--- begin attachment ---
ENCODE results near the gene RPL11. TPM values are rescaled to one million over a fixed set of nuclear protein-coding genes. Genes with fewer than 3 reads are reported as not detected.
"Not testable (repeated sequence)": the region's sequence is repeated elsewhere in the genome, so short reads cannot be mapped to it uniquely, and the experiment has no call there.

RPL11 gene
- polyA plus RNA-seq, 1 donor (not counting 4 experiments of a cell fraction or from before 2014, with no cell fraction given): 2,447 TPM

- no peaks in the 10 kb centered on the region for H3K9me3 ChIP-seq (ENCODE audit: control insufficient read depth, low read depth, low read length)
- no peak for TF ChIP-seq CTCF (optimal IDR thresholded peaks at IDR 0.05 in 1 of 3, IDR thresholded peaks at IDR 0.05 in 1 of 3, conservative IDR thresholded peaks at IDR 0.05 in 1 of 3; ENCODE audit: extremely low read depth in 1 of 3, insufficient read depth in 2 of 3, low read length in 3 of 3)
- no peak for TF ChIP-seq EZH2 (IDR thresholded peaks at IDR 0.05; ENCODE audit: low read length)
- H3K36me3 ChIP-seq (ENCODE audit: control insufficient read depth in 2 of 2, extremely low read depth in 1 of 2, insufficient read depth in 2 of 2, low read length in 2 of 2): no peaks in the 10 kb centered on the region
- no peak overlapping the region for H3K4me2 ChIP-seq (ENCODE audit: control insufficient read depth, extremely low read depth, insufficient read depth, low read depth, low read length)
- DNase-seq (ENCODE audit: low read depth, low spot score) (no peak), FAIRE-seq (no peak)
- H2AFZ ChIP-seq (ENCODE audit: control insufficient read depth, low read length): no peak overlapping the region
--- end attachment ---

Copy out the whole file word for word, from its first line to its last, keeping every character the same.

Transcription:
ENCODE results near the gene RPL11. TPM values are rescaled to one million over a fixed set of nuclear protein-coding genes. Genes with fewer than 3 reads are reported as not detected.
"Not testable (repeated sequence)": the region's sequence is repeated elsewhere in the genome, so short reads cannot be mapped to it uniquely, and the experiment has no call there.

RPL11 gene
- polyA plus RNA-seq, 1 donor (not counting 4 experiments of a cell fraction or from before 2014, with no cell fraction given): 2,447 TPM

- no peaks in the 10 kb centered on the region for H3K9me3 ChIP-seq (ENCODE audit: control insufficient read depth, low read depth, low read length)
- no peak for TF ChIP-seq CTCF (optimal IDR thresholded peaks at IDR 0.05 in 1 of 3, IDR thresholded peaks at IDR 0.05 in 1 of 3, conservative IDR thresholded peaks at IDR 0.05 in 1 of 3; ENCODE audit: extremely low read depth in 1 of 3, insufficient read depth in 2 of 3, low read length in 3 of 3)
- no peak for TF ChIP-seq EZH2 (IDR thresholded peaks at IDR 0.05; ENCODE audit: low read length)
- H3K36me3 ChIP-seq (ENCODE audit: control insufficient read depth in 2 of 2, extremely low read depth in 1 of 2, insufficient read depth in 2 of 2, low read length in 2 of 2): no peaks in the 10 kb centered on the region
- no peak overlapping the region for H3K4me2 ChIP-seq (ENCODE audit: control insufficient read depth, extremely low read depth, insufficient read depth, low read depth, low read length)
- DNase-seq (ENCODE audit: low read depth, low spot score) (no peak), FAIRE-seq (no peak)
- H2AFZ ChIP-seq (ENCODE audit: control insufficient read depth, low read length): no peak overlapping the region